MADRID — Spain’s king on Tuesday tasked Mariano Rajoy with forming a new government, taking the acting conservative prime minister a step closer to power again after a 10-month political deadlock.
"I accepted the task," Rajoy told reporters, saying he would now submit himself to a parliamentary vote of confidence which he is almost certain to win after the Socialists opted to abstain -- giving him enough traction to get through.
This means Spain should finally get a government next week, capping a rollercoaster 10 months that saw the country go through two inconclusive elections which Rajoy’s Popular Party (PP) won both times, but without enough seats to rule alone.
Now that the 61-year-old is almost certain to take power again, all eyes are turning to his future government.
With just 137 of the 350 seats in parliament, he will be faced with unprecedented opposition and all other parties have promised to be tough on him.
Rajoy himself acknowledged how hard his new mandate would be compared to when he took power in 2011 with an absolute majority.
"I am aware of the difficulties that a minority government entails," he said.
Budget or no budget?
First and foremost on his list will be to get the 2017 budget approved, under EU scrutiny as Spain seeks to reduce its deficit.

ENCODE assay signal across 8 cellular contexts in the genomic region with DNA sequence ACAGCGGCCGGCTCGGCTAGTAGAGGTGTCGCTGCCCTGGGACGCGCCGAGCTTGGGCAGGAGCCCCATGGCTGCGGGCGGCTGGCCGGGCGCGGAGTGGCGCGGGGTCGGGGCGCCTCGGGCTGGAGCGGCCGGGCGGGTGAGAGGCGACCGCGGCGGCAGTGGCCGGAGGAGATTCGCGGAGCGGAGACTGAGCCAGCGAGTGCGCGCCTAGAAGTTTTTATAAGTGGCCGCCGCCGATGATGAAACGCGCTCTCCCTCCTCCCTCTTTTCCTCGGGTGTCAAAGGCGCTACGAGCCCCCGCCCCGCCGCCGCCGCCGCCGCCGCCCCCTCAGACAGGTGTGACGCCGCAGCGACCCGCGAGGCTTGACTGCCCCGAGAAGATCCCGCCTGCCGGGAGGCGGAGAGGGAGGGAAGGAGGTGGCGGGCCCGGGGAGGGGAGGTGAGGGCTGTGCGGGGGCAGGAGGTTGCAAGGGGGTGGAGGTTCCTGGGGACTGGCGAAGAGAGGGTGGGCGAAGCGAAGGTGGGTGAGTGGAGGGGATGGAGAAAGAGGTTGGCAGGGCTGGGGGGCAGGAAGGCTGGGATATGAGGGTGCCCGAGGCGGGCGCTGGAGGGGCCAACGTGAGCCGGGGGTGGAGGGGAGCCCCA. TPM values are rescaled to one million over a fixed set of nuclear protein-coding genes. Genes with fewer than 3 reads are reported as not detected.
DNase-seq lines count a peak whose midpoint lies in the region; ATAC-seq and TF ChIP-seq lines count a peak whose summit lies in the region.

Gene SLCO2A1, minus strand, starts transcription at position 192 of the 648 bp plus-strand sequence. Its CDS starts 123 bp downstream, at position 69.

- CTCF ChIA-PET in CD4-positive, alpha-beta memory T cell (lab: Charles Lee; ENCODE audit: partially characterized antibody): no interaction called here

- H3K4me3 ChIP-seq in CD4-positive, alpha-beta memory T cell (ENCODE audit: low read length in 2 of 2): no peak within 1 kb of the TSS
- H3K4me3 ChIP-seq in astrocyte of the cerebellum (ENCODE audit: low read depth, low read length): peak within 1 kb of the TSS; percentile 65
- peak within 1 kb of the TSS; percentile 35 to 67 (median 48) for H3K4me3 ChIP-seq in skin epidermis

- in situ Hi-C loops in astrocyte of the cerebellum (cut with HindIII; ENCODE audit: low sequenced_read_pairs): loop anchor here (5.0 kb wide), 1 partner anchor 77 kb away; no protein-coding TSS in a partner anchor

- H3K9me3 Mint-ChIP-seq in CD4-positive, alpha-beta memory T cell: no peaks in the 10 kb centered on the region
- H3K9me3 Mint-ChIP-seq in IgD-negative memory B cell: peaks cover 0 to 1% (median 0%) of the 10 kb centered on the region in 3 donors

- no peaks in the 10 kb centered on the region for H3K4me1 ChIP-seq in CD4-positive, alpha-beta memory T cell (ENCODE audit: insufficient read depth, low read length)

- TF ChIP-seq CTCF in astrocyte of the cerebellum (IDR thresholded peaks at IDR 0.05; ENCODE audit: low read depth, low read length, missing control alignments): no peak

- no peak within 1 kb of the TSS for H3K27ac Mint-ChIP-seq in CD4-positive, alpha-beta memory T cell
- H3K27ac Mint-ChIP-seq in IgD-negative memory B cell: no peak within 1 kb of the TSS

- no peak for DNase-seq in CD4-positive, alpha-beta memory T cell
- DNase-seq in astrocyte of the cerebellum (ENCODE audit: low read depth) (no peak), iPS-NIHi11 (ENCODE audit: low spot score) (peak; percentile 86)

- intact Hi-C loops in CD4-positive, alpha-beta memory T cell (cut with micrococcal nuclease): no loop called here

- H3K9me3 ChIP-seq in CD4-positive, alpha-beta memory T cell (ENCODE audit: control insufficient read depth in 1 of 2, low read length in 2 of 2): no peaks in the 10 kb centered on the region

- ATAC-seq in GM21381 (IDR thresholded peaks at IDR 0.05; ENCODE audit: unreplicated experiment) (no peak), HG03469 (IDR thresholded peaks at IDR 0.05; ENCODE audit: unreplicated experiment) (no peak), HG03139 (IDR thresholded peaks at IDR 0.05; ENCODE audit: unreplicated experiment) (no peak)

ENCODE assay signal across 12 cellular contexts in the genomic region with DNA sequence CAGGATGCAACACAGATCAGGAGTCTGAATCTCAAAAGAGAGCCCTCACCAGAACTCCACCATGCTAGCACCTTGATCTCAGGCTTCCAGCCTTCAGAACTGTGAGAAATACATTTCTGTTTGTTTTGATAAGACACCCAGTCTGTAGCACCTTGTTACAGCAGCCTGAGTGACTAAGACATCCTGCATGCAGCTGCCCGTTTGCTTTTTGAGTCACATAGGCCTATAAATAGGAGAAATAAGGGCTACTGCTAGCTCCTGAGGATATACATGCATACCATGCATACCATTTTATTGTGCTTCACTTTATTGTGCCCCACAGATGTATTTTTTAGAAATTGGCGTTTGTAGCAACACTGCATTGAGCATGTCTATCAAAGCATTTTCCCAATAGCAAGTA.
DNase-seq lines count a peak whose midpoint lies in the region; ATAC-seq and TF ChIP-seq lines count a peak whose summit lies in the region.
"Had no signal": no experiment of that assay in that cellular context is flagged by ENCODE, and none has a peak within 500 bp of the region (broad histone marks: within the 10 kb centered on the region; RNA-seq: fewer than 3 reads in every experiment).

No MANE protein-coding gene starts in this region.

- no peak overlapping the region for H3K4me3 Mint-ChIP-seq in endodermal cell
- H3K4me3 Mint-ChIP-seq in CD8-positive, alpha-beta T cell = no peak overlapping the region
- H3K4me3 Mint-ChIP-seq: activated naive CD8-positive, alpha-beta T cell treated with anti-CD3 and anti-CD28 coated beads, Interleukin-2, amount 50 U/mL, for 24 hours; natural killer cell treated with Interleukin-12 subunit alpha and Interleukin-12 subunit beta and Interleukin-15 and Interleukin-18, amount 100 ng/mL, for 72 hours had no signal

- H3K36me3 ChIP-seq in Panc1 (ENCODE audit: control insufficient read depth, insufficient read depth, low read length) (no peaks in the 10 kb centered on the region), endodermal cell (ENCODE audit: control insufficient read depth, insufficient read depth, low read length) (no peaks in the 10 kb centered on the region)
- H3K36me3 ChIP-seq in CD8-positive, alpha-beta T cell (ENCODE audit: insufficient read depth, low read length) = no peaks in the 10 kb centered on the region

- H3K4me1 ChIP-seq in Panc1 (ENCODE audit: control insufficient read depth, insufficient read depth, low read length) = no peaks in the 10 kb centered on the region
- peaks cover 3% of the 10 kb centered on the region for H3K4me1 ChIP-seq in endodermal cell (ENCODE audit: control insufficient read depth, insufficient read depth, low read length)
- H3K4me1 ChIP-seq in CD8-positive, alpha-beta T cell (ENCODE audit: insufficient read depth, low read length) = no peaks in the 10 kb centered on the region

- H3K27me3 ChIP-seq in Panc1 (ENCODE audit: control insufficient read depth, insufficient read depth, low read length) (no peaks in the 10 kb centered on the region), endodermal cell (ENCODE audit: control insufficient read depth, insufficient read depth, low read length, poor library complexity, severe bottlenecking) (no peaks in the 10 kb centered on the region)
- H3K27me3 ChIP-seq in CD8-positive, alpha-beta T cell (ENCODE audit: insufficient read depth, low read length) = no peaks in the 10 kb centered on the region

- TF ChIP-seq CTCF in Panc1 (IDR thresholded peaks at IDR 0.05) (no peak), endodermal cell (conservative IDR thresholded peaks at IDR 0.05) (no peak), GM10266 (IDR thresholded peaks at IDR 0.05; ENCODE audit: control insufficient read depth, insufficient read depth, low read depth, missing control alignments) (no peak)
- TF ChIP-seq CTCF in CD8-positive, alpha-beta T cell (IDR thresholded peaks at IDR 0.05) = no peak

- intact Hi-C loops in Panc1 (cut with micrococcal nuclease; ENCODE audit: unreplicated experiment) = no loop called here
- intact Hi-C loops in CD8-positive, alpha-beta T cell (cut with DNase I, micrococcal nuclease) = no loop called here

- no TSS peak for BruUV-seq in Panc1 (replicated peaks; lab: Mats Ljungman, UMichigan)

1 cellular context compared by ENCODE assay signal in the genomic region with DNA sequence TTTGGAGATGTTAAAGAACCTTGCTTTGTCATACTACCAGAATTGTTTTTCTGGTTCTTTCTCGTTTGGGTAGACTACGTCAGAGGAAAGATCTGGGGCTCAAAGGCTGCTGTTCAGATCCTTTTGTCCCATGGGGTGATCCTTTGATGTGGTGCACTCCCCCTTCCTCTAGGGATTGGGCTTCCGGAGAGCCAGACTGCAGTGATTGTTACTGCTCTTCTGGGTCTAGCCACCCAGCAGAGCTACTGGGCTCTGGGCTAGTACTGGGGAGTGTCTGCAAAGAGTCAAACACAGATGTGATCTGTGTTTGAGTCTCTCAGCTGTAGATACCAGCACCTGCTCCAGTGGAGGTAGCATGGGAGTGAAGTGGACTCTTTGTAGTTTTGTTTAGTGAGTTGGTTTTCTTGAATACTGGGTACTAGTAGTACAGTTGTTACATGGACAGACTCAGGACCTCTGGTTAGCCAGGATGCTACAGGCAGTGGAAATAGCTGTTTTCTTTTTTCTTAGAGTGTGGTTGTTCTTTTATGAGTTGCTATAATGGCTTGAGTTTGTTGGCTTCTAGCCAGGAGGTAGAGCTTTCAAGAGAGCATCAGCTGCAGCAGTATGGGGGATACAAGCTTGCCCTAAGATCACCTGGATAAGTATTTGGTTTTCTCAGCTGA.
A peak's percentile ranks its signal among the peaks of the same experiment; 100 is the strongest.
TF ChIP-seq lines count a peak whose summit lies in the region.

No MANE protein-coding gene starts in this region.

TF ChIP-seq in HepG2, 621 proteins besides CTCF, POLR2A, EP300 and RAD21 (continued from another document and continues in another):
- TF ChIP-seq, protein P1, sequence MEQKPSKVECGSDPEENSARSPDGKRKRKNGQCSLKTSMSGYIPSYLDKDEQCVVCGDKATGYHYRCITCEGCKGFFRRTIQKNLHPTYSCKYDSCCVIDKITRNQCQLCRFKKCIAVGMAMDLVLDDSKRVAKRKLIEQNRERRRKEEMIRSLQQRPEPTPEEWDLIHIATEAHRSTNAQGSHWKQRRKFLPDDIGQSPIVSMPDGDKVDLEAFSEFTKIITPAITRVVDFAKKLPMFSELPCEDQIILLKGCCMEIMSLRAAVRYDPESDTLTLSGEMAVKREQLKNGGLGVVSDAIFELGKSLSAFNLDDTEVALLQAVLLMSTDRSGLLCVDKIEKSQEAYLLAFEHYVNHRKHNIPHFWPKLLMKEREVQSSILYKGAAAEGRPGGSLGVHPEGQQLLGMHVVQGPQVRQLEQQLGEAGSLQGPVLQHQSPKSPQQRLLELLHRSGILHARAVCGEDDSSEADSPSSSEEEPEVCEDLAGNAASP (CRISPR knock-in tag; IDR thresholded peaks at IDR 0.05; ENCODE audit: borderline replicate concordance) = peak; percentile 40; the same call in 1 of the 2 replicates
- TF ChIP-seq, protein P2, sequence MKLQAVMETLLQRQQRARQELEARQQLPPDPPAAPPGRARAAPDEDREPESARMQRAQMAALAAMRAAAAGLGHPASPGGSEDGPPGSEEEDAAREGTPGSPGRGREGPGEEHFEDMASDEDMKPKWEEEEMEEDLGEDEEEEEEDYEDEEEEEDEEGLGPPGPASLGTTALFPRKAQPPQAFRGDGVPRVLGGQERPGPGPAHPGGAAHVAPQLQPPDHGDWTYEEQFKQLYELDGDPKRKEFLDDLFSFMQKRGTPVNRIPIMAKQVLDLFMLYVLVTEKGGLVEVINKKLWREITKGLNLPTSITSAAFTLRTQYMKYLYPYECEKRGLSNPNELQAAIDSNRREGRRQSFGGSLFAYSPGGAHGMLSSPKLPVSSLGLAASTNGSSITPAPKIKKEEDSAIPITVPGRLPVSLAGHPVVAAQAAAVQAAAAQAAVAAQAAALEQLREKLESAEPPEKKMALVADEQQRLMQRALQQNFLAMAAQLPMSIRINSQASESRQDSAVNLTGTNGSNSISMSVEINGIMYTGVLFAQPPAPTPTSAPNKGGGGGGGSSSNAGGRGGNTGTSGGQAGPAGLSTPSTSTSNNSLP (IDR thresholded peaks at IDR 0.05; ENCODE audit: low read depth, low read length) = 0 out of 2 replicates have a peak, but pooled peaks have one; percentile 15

Acting Economy Minister Luis de Guindos has said at least five billion euros ($5.4 billion) in budget cuts will be needed -- a measure that is unlikely to gain the approval of opposition parties who blast the austerity imposed during Spain’s devastating economic crisis.
In line with post-election protocol, a first confidence vote will be held on Thursday, parliamentary speaker Ana Pastor announced soon after Rajoy’s press conference.
The Socialists, who do not support the acting prime minister but say they want to see an end to Spain’s political blockage, have decided to vote against him in this vote.
But they will then abstain in a second and final vote, expected on Saturday.
The decision to help a conservative government get to power has caused huge divisions among the Socialists -- so much so that party chief Pedro Sanchez, a fierce opponent of Rajoy, was forced out earlier this month after a rebellion.
The Socialists accuse Rajoy of turning a blind eye to corruption scandals affecting his party, and fostering inequality in Spain through austerity.
Rajoy, in retaliation, says he implemented anti-corruption measures and points to Spain’s return to growth and drop in unemployment -- which at 20 per cent is still the second highest in the eurozone.
The return to government will cap an unstable period that saw Spain go from jubilant hope, after December 2015 elections ended the traditional two-party system, to disillusion following repeat polls in June.
Back in December, millions of voters had cast their ballot for new arrivals far-left Podemos and centrists Ciudadanos.
This resulted in a fragmented parliament where no grouping had enough lawmakers to govern alone, even if Rajoy’s PP remained the biggest single party.
Party leaders subsequently failed to reach any kind of viable coalition deal, prompting the repeat elections in June which resulted in a similar result. — AFP